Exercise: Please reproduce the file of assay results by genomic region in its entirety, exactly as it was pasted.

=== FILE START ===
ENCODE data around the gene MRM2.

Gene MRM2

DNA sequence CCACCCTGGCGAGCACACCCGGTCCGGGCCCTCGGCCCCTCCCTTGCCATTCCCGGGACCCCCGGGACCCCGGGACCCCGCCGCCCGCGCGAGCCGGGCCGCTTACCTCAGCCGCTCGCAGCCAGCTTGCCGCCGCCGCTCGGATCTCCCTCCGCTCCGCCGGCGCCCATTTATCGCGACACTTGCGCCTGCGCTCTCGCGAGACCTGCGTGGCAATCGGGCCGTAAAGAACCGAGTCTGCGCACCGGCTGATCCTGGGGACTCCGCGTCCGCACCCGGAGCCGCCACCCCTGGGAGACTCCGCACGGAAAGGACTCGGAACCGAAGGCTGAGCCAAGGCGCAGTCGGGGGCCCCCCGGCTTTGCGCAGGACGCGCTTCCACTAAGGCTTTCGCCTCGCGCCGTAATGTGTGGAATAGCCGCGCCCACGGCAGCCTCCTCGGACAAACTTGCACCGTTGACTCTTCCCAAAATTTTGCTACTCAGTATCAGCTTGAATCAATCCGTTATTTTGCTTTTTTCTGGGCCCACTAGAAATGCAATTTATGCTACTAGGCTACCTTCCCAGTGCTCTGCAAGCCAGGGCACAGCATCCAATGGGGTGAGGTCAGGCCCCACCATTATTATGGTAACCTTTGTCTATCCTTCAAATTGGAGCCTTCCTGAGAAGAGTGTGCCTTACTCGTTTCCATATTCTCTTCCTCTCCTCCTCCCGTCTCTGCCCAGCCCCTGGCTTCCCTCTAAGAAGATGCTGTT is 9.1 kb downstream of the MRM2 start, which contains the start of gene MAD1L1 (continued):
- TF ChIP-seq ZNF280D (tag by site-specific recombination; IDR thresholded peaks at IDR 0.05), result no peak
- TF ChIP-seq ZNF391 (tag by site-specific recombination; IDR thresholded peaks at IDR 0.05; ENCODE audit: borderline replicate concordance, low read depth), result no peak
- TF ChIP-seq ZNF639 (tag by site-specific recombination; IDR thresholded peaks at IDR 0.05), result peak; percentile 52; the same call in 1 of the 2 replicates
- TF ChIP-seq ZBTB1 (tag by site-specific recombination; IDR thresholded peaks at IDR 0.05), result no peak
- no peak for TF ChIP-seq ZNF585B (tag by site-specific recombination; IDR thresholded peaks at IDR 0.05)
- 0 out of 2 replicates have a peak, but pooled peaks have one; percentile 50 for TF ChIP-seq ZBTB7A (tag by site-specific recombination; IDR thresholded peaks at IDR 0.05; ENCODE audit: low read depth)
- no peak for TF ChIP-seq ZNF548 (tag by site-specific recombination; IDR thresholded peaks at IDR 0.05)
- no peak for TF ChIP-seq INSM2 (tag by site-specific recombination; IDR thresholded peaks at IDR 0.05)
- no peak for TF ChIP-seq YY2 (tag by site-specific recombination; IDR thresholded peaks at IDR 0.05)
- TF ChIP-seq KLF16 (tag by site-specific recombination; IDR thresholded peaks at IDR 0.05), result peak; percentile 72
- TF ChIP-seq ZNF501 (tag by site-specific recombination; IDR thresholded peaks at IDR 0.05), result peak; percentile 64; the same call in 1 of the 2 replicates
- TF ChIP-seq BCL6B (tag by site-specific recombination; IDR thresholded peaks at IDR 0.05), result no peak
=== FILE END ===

ENCODE data around the gene MRM2.

Gene MRM2

DNA sequence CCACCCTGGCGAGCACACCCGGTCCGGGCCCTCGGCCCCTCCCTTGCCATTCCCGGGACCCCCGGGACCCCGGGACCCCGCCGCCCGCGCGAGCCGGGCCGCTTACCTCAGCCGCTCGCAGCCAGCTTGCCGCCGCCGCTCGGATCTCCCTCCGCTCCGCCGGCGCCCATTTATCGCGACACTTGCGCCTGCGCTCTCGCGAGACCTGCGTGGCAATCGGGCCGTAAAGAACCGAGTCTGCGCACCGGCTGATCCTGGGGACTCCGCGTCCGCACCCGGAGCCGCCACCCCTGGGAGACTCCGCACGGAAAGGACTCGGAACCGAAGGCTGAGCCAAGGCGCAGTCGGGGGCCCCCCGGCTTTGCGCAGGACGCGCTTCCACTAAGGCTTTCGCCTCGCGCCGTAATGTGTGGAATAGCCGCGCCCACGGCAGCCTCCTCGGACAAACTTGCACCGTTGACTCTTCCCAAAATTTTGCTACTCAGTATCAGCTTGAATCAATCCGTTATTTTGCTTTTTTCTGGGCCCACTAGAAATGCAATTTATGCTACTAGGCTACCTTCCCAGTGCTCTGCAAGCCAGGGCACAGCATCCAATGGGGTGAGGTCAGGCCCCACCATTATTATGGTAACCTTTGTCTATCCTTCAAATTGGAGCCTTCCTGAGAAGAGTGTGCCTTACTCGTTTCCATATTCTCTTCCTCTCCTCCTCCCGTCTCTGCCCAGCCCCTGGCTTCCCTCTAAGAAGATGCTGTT is 9.1 kb downstream of the MRM2 start, which contains the start of gene MAD1L1 (continued):
- TF ChIP-seq ZNF280D (tag by site-specific recombination; IDR thresholded peaks at IDR 0.05), result no peak
- TF ChIP-seq ZNF391 (tag by site-specific recombination; IDR thresholded peaks at IDR 0.05; ENCODE audit: borderline replicate concordance, low read depth), result no peak
- TF ChIP-seq ZNF639 (tag by site-specific recombination; IDR thresholded peaks at IDR 0.05), result peak; percentile 52; the same call in 1 of the 2 replicates
- TF ChIP-seq ZBTB1 (tag by site-specific recombination; IDR thresholded peaks at IDR 0.05), result no peak
- no peak for TF ChIP-seq ZNF585B (tag by site-specific recombination; IDR thresholded peaks at IDR 0.05)
- 0 out of 2 replicates have a peak, but pooled peaks have one; percentile 50 for TF ChIP-seq ZBTB7A (tag by site-specific recombination; IDR thresholded peaks at IDR 0.05; ENCODE audit: low read depth)
- no peak for TF ChIP-seq ZNF548 (tag by site-specific recombination; IDR thresholded peaks at IDR 0.05)
- no peak for TF ChIP-seq INSM2 (tag by site-specific recombination; IDR thresholded peaks at IDR 0.05)
- no peak for TF ChIP-seq YY2 (tag by site-specific recombination; IDR thresholded peaks at IDR 0.05)
- TF ChIP-seq KLF16 (tag by site-specific recombination; IDR thresholded peaks at IDR 0.05), result peak; percentile 72
- TF ChIP-seq ZNF501 (tag by site-specific recombination; IDR thresholded peaks at IDR 0.05), result peak; percentile 64; the same call in 1 of the 2 replicates
- TF ChIP-seq BCL6B (tag by site-specific recombination; IDR thresholded peaks at IDR 0.05), result no peak